"It was very difficult to compose the painting. It was like creating a film,

only I had to act like the producer, the director and the actors all by myself. I

collected all my memories and all my feelings before I sat down and painted,"

says Sophal, who shares a past of four years of fear, hard work and dying family

members with hundreds of thousands of other Cambodians.

On top of the heap of skeletons and destroyed objects sits a smiling Pol Pot, dressed

in black pajamas and blue krama and holding Mao's Little Red Book in his hand. He

looks young and self-confident.

"When you are young, you have more passion and energy than when you are old,

so that's the way I wanted him to look. Besides, this was the way Pol Pot was, when

he killed so many people," explains Sophal.

To him, it was vital that the old Khmer Rouge supremo's face appeared in the painting.

"We must know and remember Pol Pot's face. I know we see it sometimes in the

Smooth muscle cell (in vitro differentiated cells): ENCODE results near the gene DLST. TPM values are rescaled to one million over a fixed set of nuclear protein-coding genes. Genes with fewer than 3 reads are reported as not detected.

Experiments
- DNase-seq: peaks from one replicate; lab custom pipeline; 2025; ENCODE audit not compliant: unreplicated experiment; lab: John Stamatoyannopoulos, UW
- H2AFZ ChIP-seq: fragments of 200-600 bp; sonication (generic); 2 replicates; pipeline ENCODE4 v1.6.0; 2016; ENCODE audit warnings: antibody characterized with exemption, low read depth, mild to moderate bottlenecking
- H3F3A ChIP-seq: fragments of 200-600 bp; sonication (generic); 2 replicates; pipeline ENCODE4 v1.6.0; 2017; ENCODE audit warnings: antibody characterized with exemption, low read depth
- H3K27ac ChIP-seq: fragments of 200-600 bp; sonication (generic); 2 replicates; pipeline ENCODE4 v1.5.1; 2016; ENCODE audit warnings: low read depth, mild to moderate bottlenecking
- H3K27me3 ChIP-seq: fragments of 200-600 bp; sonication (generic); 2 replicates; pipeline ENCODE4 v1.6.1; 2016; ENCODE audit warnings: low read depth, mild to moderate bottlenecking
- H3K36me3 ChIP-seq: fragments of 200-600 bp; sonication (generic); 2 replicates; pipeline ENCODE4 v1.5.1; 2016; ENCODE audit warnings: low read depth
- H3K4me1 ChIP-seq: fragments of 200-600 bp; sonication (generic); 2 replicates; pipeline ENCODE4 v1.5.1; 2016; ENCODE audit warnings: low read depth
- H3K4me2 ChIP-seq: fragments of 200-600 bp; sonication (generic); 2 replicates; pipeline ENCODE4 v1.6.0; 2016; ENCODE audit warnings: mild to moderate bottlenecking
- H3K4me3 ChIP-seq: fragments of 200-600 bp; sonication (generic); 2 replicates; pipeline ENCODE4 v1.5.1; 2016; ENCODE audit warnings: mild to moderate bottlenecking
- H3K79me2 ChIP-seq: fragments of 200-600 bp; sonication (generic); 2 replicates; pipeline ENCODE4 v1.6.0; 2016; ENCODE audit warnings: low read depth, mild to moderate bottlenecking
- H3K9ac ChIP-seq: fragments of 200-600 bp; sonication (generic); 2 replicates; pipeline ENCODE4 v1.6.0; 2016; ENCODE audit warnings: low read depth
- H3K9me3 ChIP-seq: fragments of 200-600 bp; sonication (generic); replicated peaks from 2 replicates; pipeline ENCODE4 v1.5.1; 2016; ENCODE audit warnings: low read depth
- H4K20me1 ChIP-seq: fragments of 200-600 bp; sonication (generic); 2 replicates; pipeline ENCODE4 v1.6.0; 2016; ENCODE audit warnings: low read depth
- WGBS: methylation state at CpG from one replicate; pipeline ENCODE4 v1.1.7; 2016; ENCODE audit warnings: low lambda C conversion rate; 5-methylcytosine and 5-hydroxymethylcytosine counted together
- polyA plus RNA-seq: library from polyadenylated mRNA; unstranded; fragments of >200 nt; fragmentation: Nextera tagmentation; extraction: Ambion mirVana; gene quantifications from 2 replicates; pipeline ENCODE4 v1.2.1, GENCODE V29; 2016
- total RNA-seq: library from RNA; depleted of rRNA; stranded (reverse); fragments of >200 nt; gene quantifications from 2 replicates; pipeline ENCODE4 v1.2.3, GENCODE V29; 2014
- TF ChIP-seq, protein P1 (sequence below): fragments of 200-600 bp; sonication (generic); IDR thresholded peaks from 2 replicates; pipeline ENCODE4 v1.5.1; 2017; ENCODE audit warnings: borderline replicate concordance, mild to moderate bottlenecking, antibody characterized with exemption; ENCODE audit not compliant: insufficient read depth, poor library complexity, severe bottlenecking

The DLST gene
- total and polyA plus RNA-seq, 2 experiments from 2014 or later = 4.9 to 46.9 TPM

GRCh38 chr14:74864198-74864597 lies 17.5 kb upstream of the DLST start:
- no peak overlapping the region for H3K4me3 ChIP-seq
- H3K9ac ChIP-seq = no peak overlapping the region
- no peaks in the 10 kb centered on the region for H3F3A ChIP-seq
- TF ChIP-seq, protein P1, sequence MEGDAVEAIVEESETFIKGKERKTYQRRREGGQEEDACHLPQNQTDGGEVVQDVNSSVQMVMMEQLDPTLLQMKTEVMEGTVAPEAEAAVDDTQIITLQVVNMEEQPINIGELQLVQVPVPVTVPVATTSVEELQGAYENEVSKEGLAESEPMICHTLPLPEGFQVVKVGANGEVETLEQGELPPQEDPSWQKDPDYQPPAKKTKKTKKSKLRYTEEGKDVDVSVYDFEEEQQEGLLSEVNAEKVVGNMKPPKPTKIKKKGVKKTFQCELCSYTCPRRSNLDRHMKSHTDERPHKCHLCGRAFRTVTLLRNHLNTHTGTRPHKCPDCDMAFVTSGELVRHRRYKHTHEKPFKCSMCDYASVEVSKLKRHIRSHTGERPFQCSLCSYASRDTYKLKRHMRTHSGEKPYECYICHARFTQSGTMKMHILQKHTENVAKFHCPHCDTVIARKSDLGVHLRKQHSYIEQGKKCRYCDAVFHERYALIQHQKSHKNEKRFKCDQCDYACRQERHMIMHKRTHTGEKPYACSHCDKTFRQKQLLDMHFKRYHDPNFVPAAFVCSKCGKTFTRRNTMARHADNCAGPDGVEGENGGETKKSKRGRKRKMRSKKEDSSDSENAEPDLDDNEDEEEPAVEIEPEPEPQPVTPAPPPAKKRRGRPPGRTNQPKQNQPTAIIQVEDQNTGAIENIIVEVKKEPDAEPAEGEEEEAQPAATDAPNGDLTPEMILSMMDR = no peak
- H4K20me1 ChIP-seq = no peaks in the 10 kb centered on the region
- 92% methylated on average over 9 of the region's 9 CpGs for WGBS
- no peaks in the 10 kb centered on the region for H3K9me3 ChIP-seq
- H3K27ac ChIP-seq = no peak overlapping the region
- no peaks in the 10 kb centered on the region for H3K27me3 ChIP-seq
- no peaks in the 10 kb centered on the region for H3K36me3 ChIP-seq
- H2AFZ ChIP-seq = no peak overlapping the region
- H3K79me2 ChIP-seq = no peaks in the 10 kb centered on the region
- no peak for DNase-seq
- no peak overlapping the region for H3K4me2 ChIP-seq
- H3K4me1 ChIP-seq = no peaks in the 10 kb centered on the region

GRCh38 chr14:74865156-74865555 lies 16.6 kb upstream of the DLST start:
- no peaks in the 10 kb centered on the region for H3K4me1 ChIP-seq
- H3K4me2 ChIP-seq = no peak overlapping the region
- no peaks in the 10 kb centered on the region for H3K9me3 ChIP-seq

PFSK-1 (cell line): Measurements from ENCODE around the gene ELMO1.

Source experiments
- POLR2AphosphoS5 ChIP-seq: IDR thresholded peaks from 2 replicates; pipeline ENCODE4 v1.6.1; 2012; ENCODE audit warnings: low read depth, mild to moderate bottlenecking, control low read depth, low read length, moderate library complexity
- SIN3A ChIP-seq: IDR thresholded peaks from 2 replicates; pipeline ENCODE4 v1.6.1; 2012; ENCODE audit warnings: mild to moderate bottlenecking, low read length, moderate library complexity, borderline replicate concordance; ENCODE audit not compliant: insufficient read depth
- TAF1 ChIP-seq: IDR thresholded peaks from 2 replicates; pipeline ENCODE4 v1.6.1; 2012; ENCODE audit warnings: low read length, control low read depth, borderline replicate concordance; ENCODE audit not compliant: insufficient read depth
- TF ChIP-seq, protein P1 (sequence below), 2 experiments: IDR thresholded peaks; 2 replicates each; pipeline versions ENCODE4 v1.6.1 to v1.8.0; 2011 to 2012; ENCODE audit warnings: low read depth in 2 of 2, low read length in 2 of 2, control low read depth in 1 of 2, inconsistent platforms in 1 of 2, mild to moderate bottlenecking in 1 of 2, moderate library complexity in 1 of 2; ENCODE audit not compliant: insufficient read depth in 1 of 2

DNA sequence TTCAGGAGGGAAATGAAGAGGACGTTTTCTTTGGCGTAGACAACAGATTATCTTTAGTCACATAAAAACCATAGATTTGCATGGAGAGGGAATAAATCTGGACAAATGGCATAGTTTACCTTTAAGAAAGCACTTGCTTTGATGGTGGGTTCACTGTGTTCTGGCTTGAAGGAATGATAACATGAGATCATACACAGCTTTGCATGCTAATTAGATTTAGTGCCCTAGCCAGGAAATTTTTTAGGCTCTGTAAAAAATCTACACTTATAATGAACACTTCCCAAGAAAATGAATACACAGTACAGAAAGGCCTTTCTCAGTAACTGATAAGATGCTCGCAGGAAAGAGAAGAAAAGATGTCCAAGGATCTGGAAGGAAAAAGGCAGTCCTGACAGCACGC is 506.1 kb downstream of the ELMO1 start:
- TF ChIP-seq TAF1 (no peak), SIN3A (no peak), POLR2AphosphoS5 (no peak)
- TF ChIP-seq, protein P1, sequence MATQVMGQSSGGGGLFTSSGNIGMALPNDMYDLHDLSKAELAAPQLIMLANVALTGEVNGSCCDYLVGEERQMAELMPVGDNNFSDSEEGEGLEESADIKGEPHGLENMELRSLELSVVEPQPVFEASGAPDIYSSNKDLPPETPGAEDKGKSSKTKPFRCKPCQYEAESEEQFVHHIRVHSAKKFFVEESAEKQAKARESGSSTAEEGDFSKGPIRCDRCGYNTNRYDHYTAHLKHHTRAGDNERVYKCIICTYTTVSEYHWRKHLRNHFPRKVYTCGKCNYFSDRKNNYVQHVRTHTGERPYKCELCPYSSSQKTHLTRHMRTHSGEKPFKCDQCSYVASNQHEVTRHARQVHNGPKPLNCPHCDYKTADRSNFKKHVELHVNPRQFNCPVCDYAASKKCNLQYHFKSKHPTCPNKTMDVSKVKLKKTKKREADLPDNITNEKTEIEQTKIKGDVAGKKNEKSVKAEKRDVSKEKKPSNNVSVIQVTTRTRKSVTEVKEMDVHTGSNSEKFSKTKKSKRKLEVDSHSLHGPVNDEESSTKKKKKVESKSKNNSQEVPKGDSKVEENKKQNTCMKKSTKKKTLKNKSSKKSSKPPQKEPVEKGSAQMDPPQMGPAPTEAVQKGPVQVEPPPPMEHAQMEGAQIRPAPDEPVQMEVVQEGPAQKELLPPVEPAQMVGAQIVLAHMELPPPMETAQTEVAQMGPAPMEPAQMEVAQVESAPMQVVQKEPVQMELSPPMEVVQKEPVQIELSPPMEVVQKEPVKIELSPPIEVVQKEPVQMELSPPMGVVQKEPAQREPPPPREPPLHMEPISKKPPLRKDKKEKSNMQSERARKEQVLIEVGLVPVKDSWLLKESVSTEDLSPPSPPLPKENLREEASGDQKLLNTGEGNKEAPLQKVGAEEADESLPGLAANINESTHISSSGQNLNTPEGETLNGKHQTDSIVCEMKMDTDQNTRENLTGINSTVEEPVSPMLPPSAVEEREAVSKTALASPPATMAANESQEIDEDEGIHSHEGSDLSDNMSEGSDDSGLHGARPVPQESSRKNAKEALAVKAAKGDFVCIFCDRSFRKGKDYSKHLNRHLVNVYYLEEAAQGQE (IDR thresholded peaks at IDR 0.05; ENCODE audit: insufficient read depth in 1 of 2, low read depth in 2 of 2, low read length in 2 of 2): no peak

papers, but to attract people's attention it is important to show it in a different

way than simple small photographs," says Sophal.

However, other faces have disappeared from the painting. Behind Pol Pot stands a

group of men who, when the Post photographed the painting, were Pol Pot's closest

surviving associates: President Khieu Samphan, Brother No 2 Nuon Chea, and Foreign

Minister Ieng Sary.

But Sophal has since changed the features of the faces, so that they are no longer

identifiable but look like any communist cadre.

"I changed them because I feared for my security," he says.

He is still not sure what will happen to the potent painting once it is finished,

but would like to see it exhibited in a place where many people will see it.

"I don't want to hang it in my shop. I will keep it hidden until it can be shown

somewhere else. Unfortunately, I don't think I have the resources to arrange an exhibition

myself. Most importantly, I have to finish the painting before a trial against the

Khmer Rouge starts," says Sophal.